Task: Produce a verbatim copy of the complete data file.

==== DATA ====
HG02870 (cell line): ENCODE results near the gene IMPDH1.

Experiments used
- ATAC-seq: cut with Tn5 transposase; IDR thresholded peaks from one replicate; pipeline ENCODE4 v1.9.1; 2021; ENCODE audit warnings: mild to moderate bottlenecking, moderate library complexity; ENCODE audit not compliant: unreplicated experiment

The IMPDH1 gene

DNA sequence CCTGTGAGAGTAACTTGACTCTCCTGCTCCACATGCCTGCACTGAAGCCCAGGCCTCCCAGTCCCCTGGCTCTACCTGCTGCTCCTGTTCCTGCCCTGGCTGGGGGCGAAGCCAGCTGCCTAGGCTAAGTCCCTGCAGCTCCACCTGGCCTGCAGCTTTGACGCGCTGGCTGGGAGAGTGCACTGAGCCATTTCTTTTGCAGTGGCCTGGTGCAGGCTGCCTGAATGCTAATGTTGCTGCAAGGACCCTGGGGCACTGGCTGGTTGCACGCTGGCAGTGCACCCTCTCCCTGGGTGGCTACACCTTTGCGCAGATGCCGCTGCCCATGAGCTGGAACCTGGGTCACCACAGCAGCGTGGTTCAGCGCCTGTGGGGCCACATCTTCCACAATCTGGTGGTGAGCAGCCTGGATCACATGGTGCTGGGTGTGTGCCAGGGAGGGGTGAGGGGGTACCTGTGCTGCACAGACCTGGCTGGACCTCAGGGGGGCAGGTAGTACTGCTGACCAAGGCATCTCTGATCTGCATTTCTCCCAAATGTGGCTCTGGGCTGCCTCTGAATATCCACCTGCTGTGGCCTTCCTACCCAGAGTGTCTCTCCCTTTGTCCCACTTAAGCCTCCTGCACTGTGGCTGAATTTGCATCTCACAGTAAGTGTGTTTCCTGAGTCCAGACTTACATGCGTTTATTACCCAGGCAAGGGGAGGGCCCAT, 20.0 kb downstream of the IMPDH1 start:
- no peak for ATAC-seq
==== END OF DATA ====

HG02870 (cell line): ENCODE results near the gene IMPDH1.

Experiments used
- ATAC-seq: cut with Tn5 transposase; IDR thresholded peaks from one replicate; pipeline ENCODE4 v1.9.1; 2021; ENCODE audit warnings: mild to moderate bottlenecking, moderate library complexity; ENCODE audit not compliant: unreplicated experiment

The IMPDH1 gene

DNA sequence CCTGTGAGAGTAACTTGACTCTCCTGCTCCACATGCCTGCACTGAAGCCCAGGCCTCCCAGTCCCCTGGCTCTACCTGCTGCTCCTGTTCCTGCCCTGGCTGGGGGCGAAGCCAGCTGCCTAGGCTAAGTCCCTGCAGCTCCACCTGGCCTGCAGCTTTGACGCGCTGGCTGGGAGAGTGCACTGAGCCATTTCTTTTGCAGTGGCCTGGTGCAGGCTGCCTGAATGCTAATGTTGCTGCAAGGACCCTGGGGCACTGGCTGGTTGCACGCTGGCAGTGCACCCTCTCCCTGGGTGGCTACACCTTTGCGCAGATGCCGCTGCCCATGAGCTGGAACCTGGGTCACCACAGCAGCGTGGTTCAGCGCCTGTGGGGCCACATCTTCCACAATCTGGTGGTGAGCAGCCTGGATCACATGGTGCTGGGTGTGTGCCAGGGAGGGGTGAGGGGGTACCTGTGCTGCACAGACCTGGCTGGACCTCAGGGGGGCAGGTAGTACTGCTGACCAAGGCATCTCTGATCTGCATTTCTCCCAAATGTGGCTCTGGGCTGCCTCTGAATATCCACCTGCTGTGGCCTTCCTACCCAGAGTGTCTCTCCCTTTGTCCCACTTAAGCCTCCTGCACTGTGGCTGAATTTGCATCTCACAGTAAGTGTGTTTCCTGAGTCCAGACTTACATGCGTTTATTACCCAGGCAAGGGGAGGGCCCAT, 20.0 kb downstream of the IMPDH1 start:
- no peak for ATAC-seq